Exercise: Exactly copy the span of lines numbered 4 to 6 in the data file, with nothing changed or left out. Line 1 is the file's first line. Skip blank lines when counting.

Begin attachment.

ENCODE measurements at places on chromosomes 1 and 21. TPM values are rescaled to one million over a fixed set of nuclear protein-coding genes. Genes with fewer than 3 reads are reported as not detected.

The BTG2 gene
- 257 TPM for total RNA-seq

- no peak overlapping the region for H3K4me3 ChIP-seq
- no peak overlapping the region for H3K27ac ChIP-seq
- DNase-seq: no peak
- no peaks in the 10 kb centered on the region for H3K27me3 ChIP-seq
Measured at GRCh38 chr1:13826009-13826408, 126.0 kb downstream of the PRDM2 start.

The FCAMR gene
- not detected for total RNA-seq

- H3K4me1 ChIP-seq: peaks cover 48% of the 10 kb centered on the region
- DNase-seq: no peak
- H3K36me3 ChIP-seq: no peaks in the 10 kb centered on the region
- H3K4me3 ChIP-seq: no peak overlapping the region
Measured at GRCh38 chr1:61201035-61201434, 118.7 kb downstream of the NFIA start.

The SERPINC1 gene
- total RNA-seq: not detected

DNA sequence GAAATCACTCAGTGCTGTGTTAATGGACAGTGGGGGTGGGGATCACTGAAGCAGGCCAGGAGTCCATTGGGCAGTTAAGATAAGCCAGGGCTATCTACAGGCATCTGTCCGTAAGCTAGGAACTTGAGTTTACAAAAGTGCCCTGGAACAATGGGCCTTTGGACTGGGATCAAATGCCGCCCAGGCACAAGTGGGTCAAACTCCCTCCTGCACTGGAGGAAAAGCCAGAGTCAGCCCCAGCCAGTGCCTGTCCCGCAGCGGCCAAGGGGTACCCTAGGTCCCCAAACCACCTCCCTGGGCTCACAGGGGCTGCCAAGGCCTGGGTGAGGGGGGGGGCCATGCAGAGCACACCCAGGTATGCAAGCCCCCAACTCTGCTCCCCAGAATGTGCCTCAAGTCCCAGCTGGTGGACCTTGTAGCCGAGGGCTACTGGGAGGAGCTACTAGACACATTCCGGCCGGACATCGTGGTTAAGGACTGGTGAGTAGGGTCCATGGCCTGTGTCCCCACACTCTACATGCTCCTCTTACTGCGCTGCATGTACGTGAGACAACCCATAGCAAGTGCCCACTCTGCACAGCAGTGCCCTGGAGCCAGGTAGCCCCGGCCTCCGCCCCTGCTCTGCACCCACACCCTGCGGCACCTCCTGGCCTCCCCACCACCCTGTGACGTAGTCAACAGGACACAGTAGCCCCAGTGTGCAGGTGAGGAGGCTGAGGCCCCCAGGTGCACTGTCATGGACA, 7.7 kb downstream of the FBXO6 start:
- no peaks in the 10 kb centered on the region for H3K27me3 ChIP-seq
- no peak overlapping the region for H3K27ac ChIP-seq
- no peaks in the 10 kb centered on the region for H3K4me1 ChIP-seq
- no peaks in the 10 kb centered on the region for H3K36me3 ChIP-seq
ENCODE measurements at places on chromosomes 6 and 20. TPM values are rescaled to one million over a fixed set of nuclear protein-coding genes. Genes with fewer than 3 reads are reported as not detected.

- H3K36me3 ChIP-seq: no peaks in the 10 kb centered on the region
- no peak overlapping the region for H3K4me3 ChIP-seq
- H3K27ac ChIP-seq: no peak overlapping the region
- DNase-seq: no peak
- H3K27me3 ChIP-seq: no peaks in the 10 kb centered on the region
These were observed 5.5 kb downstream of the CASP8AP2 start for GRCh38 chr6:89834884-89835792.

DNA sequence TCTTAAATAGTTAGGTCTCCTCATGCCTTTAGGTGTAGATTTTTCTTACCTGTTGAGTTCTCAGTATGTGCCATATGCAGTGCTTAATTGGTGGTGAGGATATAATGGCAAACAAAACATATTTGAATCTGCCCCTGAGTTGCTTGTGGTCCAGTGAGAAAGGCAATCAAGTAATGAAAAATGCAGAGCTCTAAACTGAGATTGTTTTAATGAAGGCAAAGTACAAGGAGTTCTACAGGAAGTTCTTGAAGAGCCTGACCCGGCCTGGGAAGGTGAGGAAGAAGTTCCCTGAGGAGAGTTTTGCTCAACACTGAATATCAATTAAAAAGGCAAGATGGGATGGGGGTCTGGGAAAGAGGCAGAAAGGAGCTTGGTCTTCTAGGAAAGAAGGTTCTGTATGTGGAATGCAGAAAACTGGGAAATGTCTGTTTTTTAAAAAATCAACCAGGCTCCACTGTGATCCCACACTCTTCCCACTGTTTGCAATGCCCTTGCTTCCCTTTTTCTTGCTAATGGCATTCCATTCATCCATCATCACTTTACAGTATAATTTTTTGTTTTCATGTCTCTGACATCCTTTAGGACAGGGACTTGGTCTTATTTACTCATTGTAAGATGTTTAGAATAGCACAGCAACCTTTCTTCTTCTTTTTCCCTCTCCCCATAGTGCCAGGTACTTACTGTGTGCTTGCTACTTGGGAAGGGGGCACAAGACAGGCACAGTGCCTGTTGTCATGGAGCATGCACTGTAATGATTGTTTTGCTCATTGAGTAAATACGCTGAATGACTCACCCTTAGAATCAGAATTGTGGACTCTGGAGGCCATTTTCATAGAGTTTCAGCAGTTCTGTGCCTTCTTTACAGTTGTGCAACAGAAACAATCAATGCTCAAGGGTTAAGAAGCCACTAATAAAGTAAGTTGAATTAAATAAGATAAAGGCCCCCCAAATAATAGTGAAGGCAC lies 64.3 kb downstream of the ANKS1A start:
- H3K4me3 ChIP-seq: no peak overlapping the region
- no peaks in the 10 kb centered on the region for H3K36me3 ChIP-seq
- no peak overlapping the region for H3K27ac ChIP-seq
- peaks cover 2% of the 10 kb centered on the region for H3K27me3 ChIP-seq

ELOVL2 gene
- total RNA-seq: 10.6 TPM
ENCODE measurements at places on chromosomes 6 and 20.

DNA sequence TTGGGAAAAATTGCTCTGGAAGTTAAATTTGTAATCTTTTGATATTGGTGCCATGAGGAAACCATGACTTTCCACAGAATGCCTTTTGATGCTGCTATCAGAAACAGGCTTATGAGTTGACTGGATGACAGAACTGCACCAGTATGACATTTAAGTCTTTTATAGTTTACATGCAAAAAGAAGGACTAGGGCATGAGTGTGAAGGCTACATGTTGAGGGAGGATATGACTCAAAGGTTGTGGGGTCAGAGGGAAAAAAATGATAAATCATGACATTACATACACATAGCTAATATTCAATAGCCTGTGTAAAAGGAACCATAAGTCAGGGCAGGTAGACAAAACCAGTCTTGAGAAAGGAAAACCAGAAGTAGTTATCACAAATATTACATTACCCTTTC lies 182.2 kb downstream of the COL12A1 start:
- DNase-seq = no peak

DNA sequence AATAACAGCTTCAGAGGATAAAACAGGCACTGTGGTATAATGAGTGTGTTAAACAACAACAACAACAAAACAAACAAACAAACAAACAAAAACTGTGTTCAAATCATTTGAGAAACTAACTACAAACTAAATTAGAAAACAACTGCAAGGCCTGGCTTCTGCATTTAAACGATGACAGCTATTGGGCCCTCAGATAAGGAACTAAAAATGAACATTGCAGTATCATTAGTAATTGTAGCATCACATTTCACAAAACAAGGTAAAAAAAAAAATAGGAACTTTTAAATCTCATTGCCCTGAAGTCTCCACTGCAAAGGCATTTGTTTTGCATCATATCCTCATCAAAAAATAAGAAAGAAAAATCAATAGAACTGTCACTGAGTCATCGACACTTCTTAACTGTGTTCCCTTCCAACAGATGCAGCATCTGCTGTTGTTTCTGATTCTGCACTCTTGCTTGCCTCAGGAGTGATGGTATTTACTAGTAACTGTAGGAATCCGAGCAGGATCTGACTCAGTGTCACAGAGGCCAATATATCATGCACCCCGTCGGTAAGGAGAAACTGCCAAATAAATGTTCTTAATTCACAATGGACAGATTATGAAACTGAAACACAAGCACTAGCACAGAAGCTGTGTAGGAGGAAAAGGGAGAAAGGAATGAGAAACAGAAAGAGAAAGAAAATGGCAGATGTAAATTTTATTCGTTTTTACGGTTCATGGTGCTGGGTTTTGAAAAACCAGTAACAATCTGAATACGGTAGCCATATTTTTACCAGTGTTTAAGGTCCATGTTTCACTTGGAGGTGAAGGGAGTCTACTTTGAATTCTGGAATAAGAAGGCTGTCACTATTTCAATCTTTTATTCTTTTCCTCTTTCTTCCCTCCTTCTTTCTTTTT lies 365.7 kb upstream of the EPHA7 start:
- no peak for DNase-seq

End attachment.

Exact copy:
- no peak overlapping the region for H3K4me3 ChIP-seq
- no peak overlapping the region for H3K27ac ChIP-seq
- DNase-seq: no peak